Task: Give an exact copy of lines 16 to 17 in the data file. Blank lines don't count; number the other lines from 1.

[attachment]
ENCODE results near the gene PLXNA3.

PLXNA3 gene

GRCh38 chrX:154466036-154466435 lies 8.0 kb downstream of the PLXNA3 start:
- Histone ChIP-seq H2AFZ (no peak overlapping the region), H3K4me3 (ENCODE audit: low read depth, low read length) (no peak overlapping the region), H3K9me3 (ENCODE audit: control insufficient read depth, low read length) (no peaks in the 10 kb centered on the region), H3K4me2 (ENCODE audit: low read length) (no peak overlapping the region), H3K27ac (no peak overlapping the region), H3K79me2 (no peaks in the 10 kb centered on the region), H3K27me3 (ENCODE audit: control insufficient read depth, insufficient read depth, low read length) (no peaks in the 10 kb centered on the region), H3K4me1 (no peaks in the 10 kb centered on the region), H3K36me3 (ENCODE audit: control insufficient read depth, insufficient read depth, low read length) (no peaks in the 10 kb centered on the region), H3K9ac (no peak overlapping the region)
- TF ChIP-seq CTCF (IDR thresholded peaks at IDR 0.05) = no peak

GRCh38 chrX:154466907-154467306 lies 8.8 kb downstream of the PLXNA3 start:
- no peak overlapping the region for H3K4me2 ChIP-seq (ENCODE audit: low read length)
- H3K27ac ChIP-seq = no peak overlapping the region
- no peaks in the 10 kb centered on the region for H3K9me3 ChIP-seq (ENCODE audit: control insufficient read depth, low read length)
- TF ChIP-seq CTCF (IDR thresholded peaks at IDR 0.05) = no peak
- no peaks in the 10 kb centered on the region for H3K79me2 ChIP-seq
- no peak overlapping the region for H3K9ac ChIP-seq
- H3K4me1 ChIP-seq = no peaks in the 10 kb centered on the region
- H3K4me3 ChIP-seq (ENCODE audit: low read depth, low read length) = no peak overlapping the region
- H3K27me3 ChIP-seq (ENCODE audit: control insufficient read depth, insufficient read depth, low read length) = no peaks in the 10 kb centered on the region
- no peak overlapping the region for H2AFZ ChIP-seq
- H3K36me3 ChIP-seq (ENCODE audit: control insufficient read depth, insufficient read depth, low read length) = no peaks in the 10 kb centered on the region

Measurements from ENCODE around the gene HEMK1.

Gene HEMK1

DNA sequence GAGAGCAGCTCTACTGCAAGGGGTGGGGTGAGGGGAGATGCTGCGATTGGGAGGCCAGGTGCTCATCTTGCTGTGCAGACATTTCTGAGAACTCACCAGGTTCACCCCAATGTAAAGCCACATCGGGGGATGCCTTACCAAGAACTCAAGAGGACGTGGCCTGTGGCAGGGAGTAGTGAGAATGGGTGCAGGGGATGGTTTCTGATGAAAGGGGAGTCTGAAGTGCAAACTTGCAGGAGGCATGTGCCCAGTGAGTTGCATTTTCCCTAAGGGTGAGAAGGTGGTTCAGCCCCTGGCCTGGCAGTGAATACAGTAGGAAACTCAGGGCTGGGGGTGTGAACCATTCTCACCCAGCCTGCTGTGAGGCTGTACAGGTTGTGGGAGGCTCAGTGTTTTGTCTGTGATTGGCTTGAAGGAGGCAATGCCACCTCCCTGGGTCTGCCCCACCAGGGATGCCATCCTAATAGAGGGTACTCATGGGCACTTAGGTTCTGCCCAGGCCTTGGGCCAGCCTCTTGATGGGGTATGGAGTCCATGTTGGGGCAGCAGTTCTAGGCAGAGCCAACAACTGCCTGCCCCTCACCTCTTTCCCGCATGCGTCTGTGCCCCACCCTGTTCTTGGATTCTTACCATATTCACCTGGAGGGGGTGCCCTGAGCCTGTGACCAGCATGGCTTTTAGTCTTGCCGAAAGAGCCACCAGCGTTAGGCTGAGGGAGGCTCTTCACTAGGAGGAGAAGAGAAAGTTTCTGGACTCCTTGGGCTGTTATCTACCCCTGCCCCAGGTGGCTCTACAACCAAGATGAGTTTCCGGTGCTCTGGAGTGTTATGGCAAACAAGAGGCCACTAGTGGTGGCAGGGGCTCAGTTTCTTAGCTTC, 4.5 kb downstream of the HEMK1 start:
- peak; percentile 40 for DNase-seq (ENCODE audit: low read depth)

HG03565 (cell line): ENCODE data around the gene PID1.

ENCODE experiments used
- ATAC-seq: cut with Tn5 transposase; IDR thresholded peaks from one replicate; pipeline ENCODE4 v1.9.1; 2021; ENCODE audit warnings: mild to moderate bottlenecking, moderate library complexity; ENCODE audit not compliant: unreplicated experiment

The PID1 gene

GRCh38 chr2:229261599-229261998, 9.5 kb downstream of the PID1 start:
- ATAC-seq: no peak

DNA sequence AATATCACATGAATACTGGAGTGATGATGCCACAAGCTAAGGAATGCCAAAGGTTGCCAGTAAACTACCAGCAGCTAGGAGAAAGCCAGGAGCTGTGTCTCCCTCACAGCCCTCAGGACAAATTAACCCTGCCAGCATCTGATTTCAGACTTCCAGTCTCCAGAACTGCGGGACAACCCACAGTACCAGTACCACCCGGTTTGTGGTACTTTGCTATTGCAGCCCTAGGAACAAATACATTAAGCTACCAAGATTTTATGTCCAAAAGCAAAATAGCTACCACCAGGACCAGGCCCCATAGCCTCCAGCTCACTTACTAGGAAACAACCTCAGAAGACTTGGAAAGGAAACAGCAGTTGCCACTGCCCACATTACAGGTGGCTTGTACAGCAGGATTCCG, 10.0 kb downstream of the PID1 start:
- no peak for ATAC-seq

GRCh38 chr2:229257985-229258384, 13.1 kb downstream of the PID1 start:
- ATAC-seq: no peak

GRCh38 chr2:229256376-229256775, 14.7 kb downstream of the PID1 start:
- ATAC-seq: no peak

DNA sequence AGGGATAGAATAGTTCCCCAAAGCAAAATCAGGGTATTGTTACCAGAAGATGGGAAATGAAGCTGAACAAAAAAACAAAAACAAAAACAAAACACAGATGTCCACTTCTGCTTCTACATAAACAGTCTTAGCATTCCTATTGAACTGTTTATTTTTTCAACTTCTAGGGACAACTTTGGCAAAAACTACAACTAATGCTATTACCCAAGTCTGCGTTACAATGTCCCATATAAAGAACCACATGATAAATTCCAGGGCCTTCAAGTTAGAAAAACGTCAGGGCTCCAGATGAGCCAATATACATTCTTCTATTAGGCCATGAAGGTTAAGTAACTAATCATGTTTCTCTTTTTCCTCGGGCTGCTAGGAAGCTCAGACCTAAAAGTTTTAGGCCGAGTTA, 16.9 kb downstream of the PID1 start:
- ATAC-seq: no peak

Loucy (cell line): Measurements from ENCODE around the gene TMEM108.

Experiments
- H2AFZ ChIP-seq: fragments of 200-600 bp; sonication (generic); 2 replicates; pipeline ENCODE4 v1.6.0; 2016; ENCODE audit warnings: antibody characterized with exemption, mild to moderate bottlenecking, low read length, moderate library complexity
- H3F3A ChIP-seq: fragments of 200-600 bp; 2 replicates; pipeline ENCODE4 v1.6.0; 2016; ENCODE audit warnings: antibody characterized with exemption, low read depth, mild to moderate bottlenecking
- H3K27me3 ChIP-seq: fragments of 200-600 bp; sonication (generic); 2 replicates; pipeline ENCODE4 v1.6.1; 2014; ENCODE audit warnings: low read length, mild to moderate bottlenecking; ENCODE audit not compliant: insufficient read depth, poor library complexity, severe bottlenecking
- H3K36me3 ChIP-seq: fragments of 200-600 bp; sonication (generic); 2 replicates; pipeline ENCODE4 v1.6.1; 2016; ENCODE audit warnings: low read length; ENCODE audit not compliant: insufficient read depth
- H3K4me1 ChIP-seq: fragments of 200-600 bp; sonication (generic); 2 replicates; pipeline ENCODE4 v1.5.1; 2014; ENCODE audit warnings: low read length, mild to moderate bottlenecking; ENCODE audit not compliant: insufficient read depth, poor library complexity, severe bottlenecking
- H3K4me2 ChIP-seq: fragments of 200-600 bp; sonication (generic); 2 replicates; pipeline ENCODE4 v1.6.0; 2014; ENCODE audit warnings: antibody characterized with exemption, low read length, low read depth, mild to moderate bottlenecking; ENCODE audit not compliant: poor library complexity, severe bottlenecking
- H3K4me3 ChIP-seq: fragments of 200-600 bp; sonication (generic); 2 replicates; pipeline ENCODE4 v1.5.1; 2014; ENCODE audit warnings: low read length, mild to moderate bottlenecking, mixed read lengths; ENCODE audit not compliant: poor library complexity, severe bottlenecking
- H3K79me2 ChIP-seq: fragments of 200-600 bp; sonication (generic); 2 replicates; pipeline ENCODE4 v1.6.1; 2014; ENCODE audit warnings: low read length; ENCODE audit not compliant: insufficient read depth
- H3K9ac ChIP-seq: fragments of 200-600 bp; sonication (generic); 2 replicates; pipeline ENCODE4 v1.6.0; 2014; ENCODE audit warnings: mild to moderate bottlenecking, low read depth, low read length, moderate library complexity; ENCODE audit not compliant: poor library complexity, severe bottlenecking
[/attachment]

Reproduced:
- no peak overlapping the region for H2AFZ ChIP-seq
- H3K36me3 ChIP-seq (ENCODE audit: control insufficient read depth, insufficient read depth, low read length) = no peaks in the 10 kb centered on the region